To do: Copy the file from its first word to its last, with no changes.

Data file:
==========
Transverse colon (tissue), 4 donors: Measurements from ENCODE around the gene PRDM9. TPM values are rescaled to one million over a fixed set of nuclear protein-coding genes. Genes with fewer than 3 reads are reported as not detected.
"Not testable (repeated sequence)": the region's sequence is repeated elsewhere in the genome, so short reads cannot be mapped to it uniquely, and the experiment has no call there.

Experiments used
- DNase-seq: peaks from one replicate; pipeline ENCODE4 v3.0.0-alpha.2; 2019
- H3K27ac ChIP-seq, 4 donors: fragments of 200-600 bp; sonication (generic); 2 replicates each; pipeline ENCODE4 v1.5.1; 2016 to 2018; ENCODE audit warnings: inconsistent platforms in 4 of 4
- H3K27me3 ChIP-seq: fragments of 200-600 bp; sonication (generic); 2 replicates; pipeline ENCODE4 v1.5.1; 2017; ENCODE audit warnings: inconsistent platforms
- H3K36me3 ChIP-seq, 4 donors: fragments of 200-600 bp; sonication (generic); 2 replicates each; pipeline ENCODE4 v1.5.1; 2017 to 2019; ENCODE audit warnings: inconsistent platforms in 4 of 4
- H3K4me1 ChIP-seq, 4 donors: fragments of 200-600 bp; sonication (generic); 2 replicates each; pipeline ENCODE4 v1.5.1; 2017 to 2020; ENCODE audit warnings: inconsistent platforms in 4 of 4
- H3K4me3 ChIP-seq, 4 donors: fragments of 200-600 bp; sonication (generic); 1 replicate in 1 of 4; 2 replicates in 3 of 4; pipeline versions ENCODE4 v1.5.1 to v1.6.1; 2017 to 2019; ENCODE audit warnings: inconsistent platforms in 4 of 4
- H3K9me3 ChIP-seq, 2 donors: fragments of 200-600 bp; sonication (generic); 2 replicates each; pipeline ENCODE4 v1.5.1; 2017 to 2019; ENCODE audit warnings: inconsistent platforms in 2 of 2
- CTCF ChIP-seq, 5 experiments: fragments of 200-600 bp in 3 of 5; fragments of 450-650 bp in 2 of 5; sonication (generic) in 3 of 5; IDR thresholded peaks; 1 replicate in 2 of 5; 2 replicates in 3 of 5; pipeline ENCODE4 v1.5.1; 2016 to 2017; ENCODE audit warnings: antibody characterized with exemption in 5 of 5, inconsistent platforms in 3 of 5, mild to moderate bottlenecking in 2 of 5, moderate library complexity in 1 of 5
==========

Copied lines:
Transverse colon (tissue), 4 donors: Measurements from ENCODE around the gene PRDM9. TPM values are rescaled to one million over a fixed set of nuclear protein-coding genes. Genes with fewer than 3 reads are reported as not detected.
"Not testable (repeated sequence)": the region's sequence is repeated elsewhere in the genome, so short reads cannot be mapped to it uniquely, and the experiment has no call there.

Experiments used
- DNase-seq: peaks from one replicate; pipeline ENCODE4 v3.0.0-alpha.2; 2019
- H3K27ac ChIP-seq, 4 donors: fragments of 200-600 bp; sonication (generic); 2 replicates each; pipeline ENCODE4 v1.5.1; 2016 to 2018; ENCODE audit warnings: inconsistent platforms in 4 of 4
- H3K27me3 ChIP-seq: fragments of 200-600 bp; sonication (generic); 2 replicates; pipeline ENCODE4 v1.5.1; 2017; ENCODE audit warnings: inconsistent platforms
- H3K36me3 ChIP-seq, 4 donors: fragments of 200-600 bp; sonication (generic); 2 replicates each; pipeline ENCODE4 v1.5.1; 2017 to 2019; ENCODE audit warnings: inconsistent platforms in 4 of 4
- H3K4me1 ChIP-seq, 4 donors: fragments of 200-600 bp; sonication (generic); 2 replicates each; pipeline ENCODE4 v1.5.1; 2017 to 2020; ENCODE audit warnings: inconsistent platforms in 4 of 4
- H3K4me3 ChIP-seq, 4 donors: fragments of 200-600 bp; sonication (generic); 1 replicate in 1 of 4; 2 replicates in 3 of 4; pipeline versions ENCODE4 v1.5.1 to v1.6.1; 2017 to 2019; ENCODE audit warnings: inconsistent platforms in 4 of 4
- H3K9me3 ChIP-seq, 2 donors: fragments of 200-600 bp; sonication (generic); 2 replicates each; pipeline ENCODE4 v1.5.1; 2017 to 2019; ENCODE audit warnings: inconsistent platforms in 2 of 2
- CTCF ChIP-seq, 5 experiments: fragments of 200-600 bp in 3 of 5; fragments of 450-650 bp in 2 of 5; sonication (generic) in 3 of 5; IDR thresholded peaks; 1 replicate in 2 of 5; 2 replicates in 3 of 5; pipeline ENCODE4 v1.5.1; 2016 to 2017; ENCODE audit warnings: antibody characterized with exemption in 5 of 5, inconsistent platforms in 3 of 5, mild to moderate bottlenecking in 2 of 5, moderate library complexity in 1 of 5